Kids in Crisis FAQs
When crops fail due to drought or other disaster, or work opportunities dry up, children and their parents often face a stark choice: move… or starve.
Driven by the worlwide COVID pandemic, the number of young kids in crisis around the world suffering acute malnutrition (a polite term for starvation) was expected to skyrocket by more than 20 percent in 2020, according to a report by the U.N.1 That’s an additional 10 million starving children worldwide. “Children living on the streets are particularly at risk,” the report says.
In Haiti, the poorest nation in the Western Hemisphere, I’ve watched children eat “mud cakes,” sun-dried food made from dirt mixed with salt, water and a little margarine.2 Mud cakes are a symbol of the despair children face in this Caribbean island nation—a sense of hopelessness that continues into adulthood.
“Ask a Haitian, ‘what do you think you’ll be doing in five years?’ and he will laugh,” a Haitian doctor told me. “Our people do not think about tomorrow; we do not plan for the future. We live from day to day. We are a people in survival mode.”
Around the world, humanitarian agencies such as GFA World have increased their efforts to feed the most vulnerable children in crisis and their families as millions of day laborers have been laid off from jobs or unable to work because of economic lockdowns.
The Texas-based agency has distributed food to tens of thousands of families on the edge of starvation in Asia and Africa, filling a critical gap for parents facing the near-impossible task of feeding their children amid total loss of income and with no safety net to fall back on. “The situation in our village is terrible,” one parent told GFA World. “We don’t have any work and we’re unable to provide food for our children.”
Addressing starvation is just one critical step in dealing with concerns surrounding kids in crisis. Other pressing issues involve child labor, child slavery, child marriage and child exploitation, which you can read more about below.
Child labor is a critical problem around the world, but there are certain countries with more child labor than others. It is important to remember that statistics concerning child labor are difficult to gauge.
Child marriage is a substantial issue in many parts of the world. In 2018, a UNICEF report estimated there were 650 million child brides worldwide. That statistic includes girls under the age of 18 who were already married and adult women who married in childhood.
Child slavery today is the worst form of child labor. Child labor does not include household chores or tasks to help the child’s family; it is work that interferes with their school attendance and performance and their physical and emotional development.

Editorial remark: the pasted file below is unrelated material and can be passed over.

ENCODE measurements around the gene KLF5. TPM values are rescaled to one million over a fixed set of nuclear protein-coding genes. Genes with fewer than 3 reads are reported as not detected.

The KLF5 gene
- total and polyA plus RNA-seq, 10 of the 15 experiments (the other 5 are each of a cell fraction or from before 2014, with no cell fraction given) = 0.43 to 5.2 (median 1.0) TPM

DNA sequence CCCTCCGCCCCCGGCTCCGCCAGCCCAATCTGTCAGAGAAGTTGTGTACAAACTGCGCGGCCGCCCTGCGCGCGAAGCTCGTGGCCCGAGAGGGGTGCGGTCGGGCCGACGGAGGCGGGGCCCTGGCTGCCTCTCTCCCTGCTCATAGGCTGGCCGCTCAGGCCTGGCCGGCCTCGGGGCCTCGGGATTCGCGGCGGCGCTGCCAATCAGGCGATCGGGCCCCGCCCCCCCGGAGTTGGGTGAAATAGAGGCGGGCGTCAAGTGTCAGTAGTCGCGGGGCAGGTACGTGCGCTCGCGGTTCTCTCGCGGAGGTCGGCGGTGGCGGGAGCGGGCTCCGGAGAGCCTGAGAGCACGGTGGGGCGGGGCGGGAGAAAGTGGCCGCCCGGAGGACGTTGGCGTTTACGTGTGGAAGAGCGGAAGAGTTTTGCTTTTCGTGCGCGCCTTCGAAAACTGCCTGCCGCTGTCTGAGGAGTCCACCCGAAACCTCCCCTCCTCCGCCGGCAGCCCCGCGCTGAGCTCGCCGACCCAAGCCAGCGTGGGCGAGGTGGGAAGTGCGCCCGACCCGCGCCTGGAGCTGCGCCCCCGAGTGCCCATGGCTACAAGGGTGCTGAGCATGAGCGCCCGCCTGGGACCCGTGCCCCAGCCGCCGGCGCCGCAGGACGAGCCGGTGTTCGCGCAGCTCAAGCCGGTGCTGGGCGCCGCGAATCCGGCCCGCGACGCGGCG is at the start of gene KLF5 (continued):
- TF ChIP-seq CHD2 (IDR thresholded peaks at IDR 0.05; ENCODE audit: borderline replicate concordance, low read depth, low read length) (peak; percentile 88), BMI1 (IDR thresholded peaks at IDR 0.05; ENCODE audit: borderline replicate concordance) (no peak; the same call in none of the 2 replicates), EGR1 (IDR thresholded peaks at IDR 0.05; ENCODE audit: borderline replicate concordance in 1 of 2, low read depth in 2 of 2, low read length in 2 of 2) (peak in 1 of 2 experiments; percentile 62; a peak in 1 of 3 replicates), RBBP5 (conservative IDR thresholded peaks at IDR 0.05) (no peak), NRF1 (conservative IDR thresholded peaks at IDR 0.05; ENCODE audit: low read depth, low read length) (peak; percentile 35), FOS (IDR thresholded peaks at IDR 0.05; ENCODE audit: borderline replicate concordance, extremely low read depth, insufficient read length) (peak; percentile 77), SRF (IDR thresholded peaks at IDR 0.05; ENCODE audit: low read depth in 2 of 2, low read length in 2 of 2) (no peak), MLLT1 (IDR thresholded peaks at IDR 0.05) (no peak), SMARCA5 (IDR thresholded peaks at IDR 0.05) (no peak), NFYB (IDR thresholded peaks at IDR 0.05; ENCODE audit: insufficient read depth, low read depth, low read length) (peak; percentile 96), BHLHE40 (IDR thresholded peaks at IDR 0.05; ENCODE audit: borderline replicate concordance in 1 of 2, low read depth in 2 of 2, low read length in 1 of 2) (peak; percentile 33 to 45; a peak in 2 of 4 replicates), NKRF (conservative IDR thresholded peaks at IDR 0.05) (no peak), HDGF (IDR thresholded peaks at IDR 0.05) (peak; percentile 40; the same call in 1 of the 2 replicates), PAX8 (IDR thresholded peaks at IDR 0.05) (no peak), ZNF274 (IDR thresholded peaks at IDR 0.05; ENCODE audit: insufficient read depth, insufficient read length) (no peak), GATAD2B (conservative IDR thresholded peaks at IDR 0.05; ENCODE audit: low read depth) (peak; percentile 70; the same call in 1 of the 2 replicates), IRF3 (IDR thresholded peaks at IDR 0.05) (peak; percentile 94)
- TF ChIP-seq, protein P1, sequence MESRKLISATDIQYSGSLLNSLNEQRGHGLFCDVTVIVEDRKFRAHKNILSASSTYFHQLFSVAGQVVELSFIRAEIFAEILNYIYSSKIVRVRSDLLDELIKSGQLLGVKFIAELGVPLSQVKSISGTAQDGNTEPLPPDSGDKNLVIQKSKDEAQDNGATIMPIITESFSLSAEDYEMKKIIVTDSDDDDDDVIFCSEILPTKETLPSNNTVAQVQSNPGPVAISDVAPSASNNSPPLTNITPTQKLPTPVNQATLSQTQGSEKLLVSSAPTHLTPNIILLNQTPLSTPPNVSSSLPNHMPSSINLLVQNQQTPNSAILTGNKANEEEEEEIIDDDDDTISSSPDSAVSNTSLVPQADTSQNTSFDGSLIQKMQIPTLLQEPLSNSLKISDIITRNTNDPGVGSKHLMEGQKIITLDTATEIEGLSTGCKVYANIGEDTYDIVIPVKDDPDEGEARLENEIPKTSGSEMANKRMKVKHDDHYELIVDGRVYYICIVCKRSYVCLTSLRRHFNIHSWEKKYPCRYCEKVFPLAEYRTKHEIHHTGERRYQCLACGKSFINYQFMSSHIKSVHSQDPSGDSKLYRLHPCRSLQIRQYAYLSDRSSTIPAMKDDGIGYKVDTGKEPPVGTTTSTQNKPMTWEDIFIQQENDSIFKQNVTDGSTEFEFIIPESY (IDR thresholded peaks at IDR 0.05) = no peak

The causes of child labor can vary, and views on the matter can contrast significantly based on one’s perspective: a family needing money, compelled to have their children contribute to the family income, will be vastly different than that of the industry using child labor.
The Child Labor Coalition estimates 218 million children, some as young as 5 years old, are in child labor with at least 152 million of those in forced child labor. There are many child labor examples in various workforces, including the fishing, fashion and mining industries.
Child labor in the fashion industry is hidden from the consumer, because it’s buried in the textile and garment supply chain well before someone pulls out a credit card for that new pair of jeans, but that doesn’t negate its harmful effects.
Every industry needs workers in various positions to turn the economic wheel of supply and demand. But what if this economic wheel is made up of millions of tiny hands that should be holding a pencil in a schoolroom instead of a shovel in a mine? This is child exploitation at its essence, and it is insidiously interwoven into our economies.
Education builds confidence in girls and offers them opportunities to learn, grow and hope. If girls can graduate from secondary school, that increases their chances of working jobs with better pay than their parents and even looking for greater opportunities. Girls’ education increases their future income, prevents child marriage and decreases their mortality rate.
1 Bachelet, Michelle. “Annual general meeting of the consortium for street children.” United Nations Human Rights. https://www.ohchr.org/EN/NewsEvents/Pages/DisplayNews.aspx?NewsID=26480&LangID=E. November 3, 2020.
2 Channi-Tiwary, Harnoor. “Mud Cake – A Delicacy Made With Mud in Poverty-Stricken Haiti.” NDTV Food. https://food.ndtv.com/food-drinks/mud-cake-a-delicacy-made-with-mud-in-poverty-stricken-haiti-1437242. July 30, 2016.